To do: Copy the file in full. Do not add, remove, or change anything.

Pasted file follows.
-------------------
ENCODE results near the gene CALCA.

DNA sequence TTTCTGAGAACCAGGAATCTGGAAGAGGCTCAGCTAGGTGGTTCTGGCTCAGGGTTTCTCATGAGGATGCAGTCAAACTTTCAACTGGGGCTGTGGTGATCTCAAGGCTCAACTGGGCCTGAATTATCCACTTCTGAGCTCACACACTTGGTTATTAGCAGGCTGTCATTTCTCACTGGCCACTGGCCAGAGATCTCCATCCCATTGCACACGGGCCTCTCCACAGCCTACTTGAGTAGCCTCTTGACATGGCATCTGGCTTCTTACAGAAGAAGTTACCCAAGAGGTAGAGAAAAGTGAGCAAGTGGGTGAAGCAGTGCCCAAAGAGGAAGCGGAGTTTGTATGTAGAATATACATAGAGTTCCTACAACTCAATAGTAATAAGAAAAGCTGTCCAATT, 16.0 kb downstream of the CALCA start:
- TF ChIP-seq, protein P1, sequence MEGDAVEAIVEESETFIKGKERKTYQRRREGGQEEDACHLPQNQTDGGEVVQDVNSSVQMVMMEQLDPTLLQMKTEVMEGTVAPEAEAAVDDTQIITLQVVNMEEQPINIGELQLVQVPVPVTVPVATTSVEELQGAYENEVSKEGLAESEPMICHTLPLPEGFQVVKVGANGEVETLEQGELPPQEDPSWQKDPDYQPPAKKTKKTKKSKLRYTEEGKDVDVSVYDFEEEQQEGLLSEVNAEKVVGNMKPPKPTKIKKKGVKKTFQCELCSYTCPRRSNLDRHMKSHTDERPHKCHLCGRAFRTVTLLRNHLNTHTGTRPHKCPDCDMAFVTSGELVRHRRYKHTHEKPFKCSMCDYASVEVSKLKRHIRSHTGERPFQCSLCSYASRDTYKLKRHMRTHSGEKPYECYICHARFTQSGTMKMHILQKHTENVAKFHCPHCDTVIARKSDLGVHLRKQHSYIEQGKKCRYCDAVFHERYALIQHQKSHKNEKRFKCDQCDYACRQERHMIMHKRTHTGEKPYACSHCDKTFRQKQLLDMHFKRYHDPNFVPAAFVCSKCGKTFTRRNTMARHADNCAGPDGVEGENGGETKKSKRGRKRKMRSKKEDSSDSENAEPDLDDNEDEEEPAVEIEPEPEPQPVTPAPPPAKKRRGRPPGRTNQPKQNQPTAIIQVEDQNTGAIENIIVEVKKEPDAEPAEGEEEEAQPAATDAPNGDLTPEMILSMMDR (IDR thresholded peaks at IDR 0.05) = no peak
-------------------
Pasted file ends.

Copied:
ENCODE results near the gene CALCA.

DNA sequence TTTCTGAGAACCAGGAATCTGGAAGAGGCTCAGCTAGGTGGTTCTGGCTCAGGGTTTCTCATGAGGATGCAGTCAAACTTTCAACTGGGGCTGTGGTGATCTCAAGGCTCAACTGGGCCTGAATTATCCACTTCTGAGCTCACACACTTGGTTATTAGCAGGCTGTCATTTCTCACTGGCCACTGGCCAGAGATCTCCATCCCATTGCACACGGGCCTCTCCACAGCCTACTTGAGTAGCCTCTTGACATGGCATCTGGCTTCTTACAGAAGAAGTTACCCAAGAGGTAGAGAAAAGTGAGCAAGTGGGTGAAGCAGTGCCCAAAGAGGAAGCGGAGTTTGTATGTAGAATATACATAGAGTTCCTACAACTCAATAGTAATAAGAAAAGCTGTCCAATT, 16.0 kb downstream of the CALCA start:
- TF ChIP-seq, protein P1, sequence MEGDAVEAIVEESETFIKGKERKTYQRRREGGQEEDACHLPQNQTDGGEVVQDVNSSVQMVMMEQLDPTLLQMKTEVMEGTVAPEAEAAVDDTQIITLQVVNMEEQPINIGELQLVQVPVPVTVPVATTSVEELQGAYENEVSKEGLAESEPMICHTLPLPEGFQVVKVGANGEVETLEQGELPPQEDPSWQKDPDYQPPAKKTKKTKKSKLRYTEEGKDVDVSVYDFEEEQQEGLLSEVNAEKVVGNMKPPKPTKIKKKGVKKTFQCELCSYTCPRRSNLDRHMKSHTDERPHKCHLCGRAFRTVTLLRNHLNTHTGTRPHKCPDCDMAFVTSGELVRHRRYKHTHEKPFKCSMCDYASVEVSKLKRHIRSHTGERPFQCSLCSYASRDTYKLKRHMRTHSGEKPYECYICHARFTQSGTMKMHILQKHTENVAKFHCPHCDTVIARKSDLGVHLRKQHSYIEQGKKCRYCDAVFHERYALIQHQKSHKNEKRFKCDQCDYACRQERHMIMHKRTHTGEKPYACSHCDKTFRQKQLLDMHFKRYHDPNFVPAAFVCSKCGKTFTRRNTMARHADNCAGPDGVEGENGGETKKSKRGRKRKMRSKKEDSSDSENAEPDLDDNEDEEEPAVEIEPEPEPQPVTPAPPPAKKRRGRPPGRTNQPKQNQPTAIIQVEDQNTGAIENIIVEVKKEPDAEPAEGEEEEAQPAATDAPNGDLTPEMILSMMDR (IDR thresholded peaks at IDR 0.05) = no peak